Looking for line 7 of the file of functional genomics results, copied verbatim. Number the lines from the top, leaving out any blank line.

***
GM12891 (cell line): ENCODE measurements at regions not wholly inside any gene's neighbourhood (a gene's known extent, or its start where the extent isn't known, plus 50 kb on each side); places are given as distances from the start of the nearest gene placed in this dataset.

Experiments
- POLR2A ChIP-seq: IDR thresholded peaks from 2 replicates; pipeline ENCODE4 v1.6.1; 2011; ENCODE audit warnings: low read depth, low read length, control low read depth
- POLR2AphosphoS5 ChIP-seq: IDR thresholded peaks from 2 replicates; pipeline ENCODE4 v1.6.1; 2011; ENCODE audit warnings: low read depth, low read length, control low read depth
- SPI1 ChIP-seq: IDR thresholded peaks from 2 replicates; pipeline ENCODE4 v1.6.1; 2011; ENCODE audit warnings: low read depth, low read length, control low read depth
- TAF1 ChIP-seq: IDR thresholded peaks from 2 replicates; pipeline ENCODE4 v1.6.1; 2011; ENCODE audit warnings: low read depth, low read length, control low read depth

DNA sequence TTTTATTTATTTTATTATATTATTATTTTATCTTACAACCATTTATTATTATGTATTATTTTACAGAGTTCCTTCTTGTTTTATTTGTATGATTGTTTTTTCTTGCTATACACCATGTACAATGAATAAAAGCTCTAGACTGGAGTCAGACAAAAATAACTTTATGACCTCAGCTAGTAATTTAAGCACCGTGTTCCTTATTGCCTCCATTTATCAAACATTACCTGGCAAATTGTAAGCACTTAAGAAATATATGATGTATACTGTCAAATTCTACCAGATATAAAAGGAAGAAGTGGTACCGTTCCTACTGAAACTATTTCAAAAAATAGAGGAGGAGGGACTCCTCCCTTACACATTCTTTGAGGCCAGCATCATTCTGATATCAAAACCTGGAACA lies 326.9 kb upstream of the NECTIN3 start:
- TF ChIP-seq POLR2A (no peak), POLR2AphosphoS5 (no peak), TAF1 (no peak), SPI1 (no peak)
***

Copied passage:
DNA sequence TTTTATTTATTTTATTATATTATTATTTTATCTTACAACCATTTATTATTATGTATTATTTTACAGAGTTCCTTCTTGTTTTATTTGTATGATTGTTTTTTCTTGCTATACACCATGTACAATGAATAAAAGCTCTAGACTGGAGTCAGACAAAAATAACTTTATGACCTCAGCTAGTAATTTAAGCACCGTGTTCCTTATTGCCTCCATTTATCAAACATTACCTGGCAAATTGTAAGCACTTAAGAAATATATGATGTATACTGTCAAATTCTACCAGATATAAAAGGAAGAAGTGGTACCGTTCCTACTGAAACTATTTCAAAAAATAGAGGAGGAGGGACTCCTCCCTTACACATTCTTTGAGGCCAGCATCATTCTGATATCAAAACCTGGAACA lies 326.9 kb upstream of the NECTIN3 start: